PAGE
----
Many have asked for an update regarding YouTube’s decision to restrict my video on Prager University. As of this morning, the restriction appears have been lifted.
I’m tempted to attribute this reversal with yesterday’s post – a post that generated 10,000 comments, reached 5 million people, and got shared 30,000 times – but that feels vaguely…self-congratulatory. So let me instead acknowledge this happy occasion for the coincidence it probably is, and thank YouTube sincerely for rethinking their decision to restrict the content of my commencement speech. I’m grateful. But I’d also like to take this opportunity to encourage them to revisit their policy on a broader basis.
Thirty-six other videos are currently restricted on Prager University – none of which contain a single frame that would trigger the Motion Picture Association of America to issue anything but a “G” rating. These videos are restricted purely because some people disagree with ideas expressed therein. These are videos with titles like,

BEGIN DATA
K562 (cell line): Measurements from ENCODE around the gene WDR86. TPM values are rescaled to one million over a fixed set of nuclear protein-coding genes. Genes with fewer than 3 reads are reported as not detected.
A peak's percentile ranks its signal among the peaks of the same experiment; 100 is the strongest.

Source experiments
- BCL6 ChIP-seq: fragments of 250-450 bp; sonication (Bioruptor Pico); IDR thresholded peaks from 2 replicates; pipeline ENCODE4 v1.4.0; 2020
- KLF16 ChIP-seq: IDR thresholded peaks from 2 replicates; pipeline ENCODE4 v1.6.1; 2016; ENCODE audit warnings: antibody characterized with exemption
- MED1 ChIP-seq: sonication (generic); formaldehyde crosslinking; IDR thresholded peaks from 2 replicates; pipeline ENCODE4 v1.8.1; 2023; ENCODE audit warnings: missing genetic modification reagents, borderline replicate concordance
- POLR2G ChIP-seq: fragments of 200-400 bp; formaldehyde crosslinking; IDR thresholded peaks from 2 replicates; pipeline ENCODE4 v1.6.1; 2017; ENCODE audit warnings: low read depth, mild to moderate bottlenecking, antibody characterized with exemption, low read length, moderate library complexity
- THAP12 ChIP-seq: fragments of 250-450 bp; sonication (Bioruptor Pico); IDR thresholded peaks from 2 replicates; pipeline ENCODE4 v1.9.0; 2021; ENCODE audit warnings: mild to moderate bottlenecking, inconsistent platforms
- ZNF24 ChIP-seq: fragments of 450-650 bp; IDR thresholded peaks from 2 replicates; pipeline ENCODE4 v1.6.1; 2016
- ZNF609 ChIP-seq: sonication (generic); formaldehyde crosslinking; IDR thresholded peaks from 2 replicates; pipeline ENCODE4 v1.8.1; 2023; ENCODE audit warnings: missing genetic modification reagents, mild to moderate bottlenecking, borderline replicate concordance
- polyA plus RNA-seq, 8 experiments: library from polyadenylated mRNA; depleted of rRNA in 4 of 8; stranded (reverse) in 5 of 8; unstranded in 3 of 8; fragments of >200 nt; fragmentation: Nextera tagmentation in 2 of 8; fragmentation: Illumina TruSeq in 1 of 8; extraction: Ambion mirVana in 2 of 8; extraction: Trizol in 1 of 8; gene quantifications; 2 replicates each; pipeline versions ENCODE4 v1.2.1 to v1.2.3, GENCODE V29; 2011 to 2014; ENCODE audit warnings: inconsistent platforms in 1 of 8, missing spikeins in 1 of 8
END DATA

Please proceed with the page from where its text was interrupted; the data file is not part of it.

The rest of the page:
What Should We Do About Guns?
Immigrants! Don’t Vote for What You Fled
Are the Police Racist?
Why Did America Fight the Korean War?
What ISIS Wants
The Most Important Question About Abortion
Why Do People Become Islamic Extremists?
Why America’s Military Must Be Strong
Obviously, the subject matter is ripped from the headlines, and the opinions expressed do not reflect the views of everyone. But so what? Dissenting views are welcome in the comments, and from what I’ve seen, lively debate often ensues. And really – what’s the worst part about that? Isn’t that what we need now more than ever – a reasoned, intelligent exchange of ideas in the public square?
Anyway, in the spirit of what’s appropriate and what isn’t, I submit for your consideration this weeks biographical mystery. It’s a true story – also ripped from the headlines – and one that I believe lives up to its title while remaining appropriate for everyone. (Mostly.) Please enjoy responsibly.